Become allies with your fears.
Fear exists for everyone. For some, it derails, making what they most want seem impossible. For others, it’s a beacon, a light on the path towards your heart’s true desire. Finding your way to move forward with fear involves a certain kind of magic.
The fears that surround us are innumerable. We have close-up fears: of being seen, of not being seen, of being vulnerable, of failing, and of succeeding. We also have bigger fears: our place in the world, the state of the world, forces that whirl beyond our control. Fear can be a paralyzing force, it ignites our primal instinct to freeze, or to fight. It can also, when understood, become a force for good, a sign post that will lead you to what you want most in life.
Meera Lee Patel is an artist and an author. Her primary medium is watercolor, and her work is expressive and bold. She has developed a close kinship with fear. In her book, My Friend Fear: Finding Magic in the Unknown she explores, both visually and verbally how we can become allies with our fears, and rather than letting them stop us in our tracks, use them to move towards our dreams.
Patel recognizes the many birth places of fear. Our culture dictates a certain kind of unrealistic conformity. We are passed down fears from our parents and we develop fears through our own differences. Patel underwent operations as a child that left significant scars on her legs. She remembers the shift from being blissfully floating the in ocean, to being ashamed of her scars, afraid of being different from the other kids at the beach. She is also the child of immigrants, so her differences showed up culturally, linguistically, and in the color of her skin.
She has also followed her heart’s call to be an artist, though being a self-taught artist called up a fear of not being recognized as a ‘real’ artist. She shares her journey of becoming friendly with fear rather than letting it stop her. The result is a path to freedom from being at the mercy of fear. Patel writes, “Fear is someone who knows me well, who knows each dream and longing and what prevents me from going after them. Fear knows who I want to be and what keeps me from being that person. Fear is my closest friend. I have said the words aloud to myself many times.” Step onto the path of becoming friends with your fear with the following practices:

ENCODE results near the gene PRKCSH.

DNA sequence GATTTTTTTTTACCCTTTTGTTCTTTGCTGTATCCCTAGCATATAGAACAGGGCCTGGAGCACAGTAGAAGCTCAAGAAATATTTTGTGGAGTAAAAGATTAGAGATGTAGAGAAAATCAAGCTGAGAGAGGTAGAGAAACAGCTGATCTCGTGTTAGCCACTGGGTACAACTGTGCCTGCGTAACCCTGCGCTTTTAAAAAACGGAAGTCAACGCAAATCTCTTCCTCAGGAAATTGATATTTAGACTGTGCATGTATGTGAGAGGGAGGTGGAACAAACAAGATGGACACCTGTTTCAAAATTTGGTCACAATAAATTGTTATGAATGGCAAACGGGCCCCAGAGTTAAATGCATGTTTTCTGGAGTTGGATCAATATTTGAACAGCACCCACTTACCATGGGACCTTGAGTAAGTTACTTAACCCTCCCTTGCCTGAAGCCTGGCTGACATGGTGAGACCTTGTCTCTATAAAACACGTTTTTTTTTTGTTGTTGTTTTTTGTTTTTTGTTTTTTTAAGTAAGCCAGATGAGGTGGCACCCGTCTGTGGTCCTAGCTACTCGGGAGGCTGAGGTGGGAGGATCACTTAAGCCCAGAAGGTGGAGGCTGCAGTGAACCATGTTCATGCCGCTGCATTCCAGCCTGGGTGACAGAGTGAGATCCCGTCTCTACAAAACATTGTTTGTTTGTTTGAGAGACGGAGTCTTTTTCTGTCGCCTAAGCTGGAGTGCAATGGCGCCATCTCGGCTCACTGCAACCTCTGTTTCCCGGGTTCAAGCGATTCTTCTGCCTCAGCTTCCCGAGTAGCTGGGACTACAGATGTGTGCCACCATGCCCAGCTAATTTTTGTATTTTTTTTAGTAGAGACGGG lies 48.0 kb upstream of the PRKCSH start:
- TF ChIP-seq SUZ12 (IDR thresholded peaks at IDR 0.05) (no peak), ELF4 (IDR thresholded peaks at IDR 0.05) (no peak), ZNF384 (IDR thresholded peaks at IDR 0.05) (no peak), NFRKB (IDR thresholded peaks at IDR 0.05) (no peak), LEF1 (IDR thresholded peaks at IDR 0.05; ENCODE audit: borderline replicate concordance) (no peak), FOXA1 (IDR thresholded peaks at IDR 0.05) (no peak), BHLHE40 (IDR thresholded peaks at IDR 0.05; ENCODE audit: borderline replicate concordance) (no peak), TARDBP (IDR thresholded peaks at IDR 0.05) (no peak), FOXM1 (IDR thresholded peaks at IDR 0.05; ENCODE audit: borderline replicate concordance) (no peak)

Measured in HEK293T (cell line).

Sit with your fears. Patel suggests greeting your fears and getting to know them. Recognize which fears are based in reality, and which are simply fear of the unknown. Draw them, paint them, journal about them. Explore them until they become familiar.
Walk with your fears. Do little things that let you move with your fear. Build on those until you are taking bigger steps. If you’re afraid of being criticized for your art, create art that you won’t show anyone, and gradually let people begin to see what you’ve made.
Kindly question your fears. When fear shows up, which it will, Patel suggests asking the following questions, “Am I afraid? Why am I afraid? So what if I’m afraid?” Uncovering the answers to these questions can let you get closer to fear, to understand it rather than cover it up.
Patel spent years being afraid of failing, of being exposed as a fraud, and of being rejected for creating her art. She found that “the trick to becoming who you really are is to let your fear guide you. Instead of hiding from rejection, hug is closely; put your arms around it and see what it has to offer you. Sit in the darkness, feel lost.”
We are each the creative directors of our own lives. When we lean into our fear, recognize what it wants to tell us, and use what we learn from it to step into our dreams, we become the creative souls that we are meant to be, no matter what form of ‘art’ we choose to create. Patel encourages, “shaping a life, like creating art, is a process. I takes time to peel back the fear that layers itself between your heart and head. I am the artist. You are the artist too. What great dreams will you bring to life?”